Hope has been increased that Premier League fans can return to stadiums before the end of the season following encouraging progress in finding a coronavirus vaccine.
English football has been played behind-closed-doors since its return from a three-month hiatus in June, with initial plans for a staged return of supporters in October having been postponed amid rising Covid-19 cases and a second nationwide lockdown.
However, encouraging news regarding a potential vaccine has emerged from pharmaceutical companies Pfizer and BioNTech, who are in the final stages of testing a vaccine with a reported 90% effectiveness in combatting Covid-19.
It is one of 11 vaccines that are currently in the final stages of testing with Health Secretary, Matt Hancock, revealing the NHS are ready to provide a potential vaccine ‘as fast as safely possible’ and suggesting a mass roll-out could occur ‘in the first part of next year’.
According to the Telegraph, that news has raised optimism amongst Premier League chiefs over the potential return of supporters to stadiums, with the league reportedly ‘close to agreeing a blueprint’ with the Government to add vaccine results to a digital passport in a bid to ‘fast-track’ the return of fans.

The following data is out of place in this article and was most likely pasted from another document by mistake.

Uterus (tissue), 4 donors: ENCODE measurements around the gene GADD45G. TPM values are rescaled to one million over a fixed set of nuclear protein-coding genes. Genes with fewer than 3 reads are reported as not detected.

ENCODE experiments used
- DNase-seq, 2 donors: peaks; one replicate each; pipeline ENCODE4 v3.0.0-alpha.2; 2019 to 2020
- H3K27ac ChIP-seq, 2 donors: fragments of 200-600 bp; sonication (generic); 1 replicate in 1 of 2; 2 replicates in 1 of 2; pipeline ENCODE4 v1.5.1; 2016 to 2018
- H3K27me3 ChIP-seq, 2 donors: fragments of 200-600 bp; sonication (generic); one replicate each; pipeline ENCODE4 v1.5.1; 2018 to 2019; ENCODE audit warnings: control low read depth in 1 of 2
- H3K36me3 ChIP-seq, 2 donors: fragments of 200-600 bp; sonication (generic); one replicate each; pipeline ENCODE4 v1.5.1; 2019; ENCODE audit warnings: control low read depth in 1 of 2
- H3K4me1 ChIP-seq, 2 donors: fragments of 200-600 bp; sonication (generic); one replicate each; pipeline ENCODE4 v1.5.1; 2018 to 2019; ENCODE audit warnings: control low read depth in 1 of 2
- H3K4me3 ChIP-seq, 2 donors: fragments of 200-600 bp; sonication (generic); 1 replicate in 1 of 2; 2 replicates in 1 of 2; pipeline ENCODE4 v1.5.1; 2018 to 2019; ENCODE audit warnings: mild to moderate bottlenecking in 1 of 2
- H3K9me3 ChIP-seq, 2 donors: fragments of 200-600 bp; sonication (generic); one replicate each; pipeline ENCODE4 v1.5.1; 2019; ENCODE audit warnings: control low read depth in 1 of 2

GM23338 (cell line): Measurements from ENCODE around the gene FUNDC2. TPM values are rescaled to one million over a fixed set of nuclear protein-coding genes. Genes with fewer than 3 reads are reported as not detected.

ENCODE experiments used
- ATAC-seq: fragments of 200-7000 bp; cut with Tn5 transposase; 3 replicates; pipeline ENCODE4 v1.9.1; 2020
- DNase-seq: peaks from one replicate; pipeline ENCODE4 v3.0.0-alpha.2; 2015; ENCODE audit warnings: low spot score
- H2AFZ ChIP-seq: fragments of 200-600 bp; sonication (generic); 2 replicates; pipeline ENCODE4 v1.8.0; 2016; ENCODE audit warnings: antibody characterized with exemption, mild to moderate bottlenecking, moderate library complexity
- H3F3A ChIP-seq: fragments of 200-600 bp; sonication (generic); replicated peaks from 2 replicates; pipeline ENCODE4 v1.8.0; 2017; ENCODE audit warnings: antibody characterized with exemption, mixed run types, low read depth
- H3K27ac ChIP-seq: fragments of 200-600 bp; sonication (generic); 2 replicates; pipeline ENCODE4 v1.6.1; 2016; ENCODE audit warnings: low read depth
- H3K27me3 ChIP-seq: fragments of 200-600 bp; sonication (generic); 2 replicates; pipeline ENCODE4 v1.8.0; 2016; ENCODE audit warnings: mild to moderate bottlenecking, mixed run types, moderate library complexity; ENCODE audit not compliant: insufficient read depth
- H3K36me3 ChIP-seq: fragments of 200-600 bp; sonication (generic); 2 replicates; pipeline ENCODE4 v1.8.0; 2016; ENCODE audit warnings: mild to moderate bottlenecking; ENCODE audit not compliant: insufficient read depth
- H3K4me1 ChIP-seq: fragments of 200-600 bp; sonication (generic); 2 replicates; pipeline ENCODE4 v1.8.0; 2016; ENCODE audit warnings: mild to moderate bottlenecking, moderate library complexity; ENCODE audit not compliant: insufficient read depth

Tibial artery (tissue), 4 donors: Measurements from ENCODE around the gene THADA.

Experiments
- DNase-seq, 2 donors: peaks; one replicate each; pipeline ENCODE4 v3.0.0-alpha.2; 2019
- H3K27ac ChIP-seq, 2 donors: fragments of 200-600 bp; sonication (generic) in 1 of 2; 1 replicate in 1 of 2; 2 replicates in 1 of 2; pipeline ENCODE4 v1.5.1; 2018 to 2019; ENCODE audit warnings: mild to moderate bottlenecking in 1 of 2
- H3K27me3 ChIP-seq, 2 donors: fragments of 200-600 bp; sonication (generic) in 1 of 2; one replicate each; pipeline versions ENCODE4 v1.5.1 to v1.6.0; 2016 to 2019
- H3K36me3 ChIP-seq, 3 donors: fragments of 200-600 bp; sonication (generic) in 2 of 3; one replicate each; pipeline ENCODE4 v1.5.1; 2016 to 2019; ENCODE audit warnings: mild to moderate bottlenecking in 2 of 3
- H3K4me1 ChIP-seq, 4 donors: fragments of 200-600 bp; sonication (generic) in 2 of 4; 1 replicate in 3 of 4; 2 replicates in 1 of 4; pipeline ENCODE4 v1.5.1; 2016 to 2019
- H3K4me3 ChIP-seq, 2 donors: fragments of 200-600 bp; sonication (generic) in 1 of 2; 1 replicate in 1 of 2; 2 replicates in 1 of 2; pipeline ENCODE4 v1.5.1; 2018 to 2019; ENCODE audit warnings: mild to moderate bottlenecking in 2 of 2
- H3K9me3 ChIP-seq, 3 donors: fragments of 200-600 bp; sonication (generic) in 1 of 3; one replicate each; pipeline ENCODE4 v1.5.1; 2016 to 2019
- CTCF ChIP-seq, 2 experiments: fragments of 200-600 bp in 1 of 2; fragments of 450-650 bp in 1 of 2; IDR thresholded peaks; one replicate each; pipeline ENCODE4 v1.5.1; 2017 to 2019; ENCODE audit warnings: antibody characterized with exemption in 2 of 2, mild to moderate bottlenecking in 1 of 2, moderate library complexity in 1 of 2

The technology is viewed as the ‘most likely route to getting crowds to return when cases start easing’ with clubs able to monitor the health records of fans, though restrictions will still be widespread in the event of any return, including social distancing, staggered transport and reduced capacities.
According to deputy chief medical officer, Prof Jonathan Van-Tam, the UK have ordered 40 million doses of the vaccine and the news has raised hopes of a return to some sense of normality in the near future.
However, health experts have warned that older and more vulnerable people will be first in line for a vaccine, with doubts over whether any vaccine will be made widely available to the public before the end of the current campaign.